It’s difficult for me to read the grim news of the chemical spill in West Virginia without thinking immediately of my friends in Minnesota. “A 23 year gap in oversight” is now listed among the chief causes of the spill of 4-methylcyclohexane methanol into the Elk River. How, in the wake of this disaster, or in light of any of the other industrial spills and explosions and disasters that seem to be in the news nearly every week, can anyone in Minnesota still seriously entertain the idea that Polymet Mining will maintain water treatment facilities for up to 500 years at its open-pit sulfide mine near Hoyt Lakes?
If Freedom Industries, the Department of Homeland Security and other government entities can’t keep track of one storage tank in West Virginia for less than a quarter century, how are we going to keep track of a toxic site on Lake Superior for five centuries? The whole thing seems so absurd, like a really bad joke, told with a sinister wink and a nod.
As I tried to suggest in a previous post, the debate over Polymet’s 500 year water treatment model projects responsibilities so far out into the future as to render them utterly meaningless, making a farce out of the very idea of oversight or even what in the ugly parlance of the regulator is called “environmental impact.”
But just a couple of weeks ago, in a roundtable on Polymet aired on Twin Cities Public Television’s Almanac program, host Cathy Wurzer dutifully took up her part in the farce, fidgeting with her fancy glasses to indicate that she was being serious and inquiring of her guests whether this “has this been done, this kind of treatment, over this amount of time, has it been done successfully elsewhere?” Really? I half expected someone to remind Wurzer that reverse-osmosis technology wasn’t exactly around in the year 1514. Instead, Kathryn Hoffman, an attorney with the Minnesota Center for Environmental Advocacy, politely answered: “we certainly have no models or examples of successful mitigation over that period of time,” and to her credit she kept a straight face and even managed to cite “over 42 exceedances” of water quality standards at Eagle Mine in Michigan, where water is treated through reverse osmosis – and the mine has not even yet gone into production.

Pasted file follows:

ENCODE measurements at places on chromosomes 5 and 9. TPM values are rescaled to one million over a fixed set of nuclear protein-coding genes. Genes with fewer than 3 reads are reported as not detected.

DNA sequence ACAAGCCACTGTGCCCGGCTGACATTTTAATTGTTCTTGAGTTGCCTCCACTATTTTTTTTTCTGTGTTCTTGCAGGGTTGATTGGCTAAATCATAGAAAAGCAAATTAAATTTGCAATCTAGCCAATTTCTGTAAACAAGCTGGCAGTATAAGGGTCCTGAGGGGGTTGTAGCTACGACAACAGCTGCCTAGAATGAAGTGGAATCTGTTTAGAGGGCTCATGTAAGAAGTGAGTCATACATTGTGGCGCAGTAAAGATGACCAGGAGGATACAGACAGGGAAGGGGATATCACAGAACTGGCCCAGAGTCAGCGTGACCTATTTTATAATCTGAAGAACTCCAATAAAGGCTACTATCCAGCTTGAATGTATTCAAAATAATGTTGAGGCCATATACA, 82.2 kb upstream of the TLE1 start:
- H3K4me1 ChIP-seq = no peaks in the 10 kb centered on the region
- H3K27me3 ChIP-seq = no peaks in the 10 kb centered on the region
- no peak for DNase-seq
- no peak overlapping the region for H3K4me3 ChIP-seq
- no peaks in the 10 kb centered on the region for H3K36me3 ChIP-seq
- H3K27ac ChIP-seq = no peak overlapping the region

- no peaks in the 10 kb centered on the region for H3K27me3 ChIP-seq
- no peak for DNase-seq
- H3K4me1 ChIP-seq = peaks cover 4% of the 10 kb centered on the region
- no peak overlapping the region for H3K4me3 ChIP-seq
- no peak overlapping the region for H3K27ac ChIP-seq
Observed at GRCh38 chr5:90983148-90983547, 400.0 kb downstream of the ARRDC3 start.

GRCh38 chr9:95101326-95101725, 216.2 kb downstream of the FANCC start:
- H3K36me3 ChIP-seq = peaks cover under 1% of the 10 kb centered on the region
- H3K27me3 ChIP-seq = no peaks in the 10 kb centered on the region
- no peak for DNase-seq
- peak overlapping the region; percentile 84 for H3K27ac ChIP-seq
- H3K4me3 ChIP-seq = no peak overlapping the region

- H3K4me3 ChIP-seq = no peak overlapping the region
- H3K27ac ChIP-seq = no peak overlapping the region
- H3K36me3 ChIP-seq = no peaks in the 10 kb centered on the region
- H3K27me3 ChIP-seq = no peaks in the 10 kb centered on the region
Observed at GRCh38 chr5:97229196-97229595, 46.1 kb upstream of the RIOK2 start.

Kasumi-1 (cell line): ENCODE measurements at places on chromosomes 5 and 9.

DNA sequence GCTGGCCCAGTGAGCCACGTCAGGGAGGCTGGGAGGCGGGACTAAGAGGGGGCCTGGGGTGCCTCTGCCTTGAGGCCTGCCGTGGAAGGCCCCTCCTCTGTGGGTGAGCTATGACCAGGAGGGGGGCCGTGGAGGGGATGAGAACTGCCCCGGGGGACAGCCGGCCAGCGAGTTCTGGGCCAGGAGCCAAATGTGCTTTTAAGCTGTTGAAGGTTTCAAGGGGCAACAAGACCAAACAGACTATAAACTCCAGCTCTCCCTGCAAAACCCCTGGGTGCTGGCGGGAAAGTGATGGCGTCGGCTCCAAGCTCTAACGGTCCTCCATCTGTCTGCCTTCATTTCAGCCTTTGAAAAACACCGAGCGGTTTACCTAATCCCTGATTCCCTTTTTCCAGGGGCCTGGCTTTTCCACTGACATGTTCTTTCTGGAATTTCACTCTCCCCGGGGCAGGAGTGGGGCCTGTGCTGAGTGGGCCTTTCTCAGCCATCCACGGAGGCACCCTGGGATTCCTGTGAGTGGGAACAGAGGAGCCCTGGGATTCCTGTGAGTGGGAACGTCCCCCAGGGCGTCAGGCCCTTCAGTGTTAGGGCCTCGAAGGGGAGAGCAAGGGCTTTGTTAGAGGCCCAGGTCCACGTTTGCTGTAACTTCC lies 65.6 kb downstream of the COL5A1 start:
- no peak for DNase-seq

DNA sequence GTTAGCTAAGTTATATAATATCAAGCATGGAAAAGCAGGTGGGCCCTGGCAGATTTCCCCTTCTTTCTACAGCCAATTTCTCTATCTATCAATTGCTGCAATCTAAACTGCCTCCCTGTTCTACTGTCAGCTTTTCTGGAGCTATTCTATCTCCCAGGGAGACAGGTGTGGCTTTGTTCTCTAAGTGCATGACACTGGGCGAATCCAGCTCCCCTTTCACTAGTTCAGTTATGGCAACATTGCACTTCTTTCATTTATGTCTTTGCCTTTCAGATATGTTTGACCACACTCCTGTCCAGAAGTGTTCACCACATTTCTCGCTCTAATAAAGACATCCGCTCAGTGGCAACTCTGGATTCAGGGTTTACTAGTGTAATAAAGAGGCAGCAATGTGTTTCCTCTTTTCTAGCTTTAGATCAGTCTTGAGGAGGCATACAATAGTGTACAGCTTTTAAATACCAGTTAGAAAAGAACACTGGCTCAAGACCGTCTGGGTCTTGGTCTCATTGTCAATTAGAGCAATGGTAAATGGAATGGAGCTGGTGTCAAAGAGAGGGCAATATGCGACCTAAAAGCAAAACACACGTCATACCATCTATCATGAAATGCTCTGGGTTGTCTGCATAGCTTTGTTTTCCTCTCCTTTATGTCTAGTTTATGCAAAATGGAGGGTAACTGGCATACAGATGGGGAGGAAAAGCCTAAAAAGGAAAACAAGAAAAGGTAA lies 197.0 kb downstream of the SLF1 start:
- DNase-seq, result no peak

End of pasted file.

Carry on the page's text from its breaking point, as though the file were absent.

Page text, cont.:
Only later in the program did Becky Rom, of the organization Sustainable Ely, suggest that “it’s not rational to believe” that the facilities Polymet builds today will last “for hundreds of years.” That’s exactly right: it’s completely irrational. In fact, it’s a ridiculous fantasy – or a pathological delusion — to think that Polymet itself will be around fifty or one-hundred or five-hundred years from now, and “always in compliance” as Frank Ongaro, Executive Director of Mining Minnesota declared on the same program.
But that’s only the most egregious falsehood that Polymet and pro-mining groups are asking us to credit.
Pro-mining guests on Almanac were also trying to foist on the public the idea that the mining of copper and nickel at the Polymet site will be no different — – in terms of its potential effects on the land and water — from the mining that has been historically done on Minnesota’s Iron Range. That is patently untrue, but it tugs at the heartstrings and appeals to the nostalgia and pride that the immigrant mining story still inspires: that’s why Polymet has already secured a place for itself in Minnesota mining history on its website, and it’s also why Carly Mellin, who hails from the Iron Range and serves as Assistant Majority Leader of the Minnesota House of Representatives, played the heritage card at the end of the program: “we’ve been mining 132 years on the iron range and we still have an absolutely beautiful region of the state,” she said, in what sounded like a clearly rehearsed closing remark, “and I plan to continue for it to be beautiful after copper-nickel mining.” Lucky for her there was no time for people to press her on what exactly those plans are and how she plans to realize them.